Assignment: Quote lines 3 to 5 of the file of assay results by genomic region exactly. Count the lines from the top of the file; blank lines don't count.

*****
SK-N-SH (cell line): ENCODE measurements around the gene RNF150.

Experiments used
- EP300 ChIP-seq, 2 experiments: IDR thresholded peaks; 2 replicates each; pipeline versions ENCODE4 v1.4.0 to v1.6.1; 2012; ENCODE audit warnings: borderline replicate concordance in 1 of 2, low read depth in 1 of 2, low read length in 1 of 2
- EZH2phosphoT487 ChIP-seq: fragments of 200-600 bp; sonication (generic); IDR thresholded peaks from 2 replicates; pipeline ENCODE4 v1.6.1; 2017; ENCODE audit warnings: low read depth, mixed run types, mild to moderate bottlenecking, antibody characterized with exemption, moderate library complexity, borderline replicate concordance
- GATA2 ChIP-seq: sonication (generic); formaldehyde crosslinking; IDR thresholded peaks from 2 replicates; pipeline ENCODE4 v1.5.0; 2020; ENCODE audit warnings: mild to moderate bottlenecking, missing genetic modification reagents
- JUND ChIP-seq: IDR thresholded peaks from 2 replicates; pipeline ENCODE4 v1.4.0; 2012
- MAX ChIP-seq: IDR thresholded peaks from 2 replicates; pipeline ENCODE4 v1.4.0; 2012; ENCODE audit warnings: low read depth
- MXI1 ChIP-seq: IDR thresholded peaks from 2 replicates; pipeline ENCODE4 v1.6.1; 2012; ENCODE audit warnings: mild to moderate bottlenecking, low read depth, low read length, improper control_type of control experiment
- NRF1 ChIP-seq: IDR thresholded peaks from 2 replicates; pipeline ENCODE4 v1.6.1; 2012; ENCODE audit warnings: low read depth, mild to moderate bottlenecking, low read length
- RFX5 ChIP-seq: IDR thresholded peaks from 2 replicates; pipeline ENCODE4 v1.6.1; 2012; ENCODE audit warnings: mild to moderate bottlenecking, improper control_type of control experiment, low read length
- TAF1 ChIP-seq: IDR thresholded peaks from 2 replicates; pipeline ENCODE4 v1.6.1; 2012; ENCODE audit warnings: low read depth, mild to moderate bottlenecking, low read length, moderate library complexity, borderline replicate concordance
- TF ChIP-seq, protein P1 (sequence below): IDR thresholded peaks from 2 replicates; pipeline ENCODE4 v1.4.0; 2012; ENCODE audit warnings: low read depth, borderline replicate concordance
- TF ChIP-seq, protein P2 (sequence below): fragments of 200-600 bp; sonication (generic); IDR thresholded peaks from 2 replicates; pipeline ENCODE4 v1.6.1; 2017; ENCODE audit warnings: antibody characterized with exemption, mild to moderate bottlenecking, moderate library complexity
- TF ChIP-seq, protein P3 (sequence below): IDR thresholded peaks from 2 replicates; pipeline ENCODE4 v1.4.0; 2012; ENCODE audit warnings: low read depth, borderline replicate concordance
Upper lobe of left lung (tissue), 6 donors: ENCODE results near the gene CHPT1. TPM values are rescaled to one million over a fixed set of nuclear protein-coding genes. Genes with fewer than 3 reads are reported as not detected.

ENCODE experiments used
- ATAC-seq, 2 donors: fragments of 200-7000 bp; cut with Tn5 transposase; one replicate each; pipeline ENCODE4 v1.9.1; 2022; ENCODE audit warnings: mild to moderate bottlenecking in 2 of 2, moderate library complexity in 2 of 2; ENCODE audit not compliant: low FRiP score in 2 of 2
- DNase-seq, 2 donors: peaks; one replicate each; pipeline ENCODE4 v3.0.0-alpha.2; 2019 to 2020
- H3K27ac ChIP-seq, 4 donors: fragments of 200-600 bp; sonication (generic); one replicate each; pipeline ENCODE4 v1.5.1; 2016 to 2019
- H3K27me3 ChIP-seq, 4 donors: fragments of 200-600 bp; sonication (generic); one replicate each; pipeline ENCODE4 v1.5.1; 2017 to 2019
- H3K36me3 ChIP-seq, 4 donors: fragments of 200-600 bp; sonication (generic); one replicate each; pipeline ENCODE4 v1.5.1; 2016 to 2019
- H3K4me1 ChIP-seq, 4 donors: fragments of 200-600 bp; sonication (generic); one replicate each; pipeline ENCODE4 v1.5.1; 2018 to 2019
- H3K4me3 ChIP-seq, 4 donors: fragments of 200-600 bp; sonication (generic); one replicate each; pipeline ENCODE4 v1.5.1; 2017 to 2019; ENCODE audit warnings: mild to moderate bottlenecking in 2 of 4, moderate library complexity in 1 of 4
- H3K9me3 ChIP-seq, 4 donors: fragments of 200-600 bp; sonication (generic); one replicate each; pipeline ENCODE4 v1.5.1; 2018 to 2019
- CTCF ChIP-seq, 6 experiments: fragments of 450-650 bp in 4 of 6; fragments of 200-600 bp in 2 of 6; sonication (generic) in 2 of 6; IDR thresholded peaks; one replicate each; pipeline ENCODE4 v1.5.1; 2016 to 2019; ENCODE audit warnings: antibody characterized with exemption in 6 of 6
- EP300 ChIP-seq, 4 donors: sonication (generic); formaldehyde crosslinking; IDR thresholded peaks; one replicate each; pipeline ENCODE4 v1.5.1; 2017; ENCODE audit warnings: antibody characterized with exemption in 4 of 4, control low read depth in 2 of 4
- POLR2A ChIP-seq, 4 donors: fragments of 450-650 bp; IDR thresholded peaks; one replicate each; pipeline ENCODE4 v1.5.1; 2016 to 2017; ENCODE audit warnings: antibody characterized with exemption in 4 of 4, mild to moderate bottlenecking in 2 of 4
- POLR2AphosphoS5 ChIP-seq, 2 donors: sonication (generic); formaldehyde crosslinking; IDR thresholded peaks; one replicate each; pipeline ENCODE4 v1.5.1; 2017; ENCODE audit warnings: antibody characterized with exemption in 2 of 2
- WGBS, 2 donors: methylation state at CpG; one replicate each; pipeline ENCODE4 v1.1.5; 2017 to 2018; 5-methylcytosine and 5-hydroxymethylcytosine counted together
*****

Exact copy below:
- EP300 ChIP-seq, 2 experiments: IDR thresholded peaks; 2 replicates each; pipeline versions ENCODE4 v1.4.0 to v1.6.1; 2012; ENCODE audit warnings: borderline replicate concordance in 1 of 2, low read depth in 1 of 2, low read length in 1 of 2
- EZH2phosphoT487 ChIP-seq: fragments of 200-600 bp; sonication (generic); IDR thresholded peaks from 2 replicates; pipeline ENCODE4 v1.6.1; 2017; ENCODE audit warnings: low read depth, mixed run types, mild to moderate bottlenecking, antibody characterized with exemption, moderate library complexity, borderline replicate concordance
- GATA2 ChIP-seq: sonication (generic); formaldehyde crosslinking; IDR thresholded peaks from 2 replicates; pipeline ENCODE4 v1.5.0; 2020; ENCODE audit warnings: mild to moderate bottlenecking, missing genetic modification reagents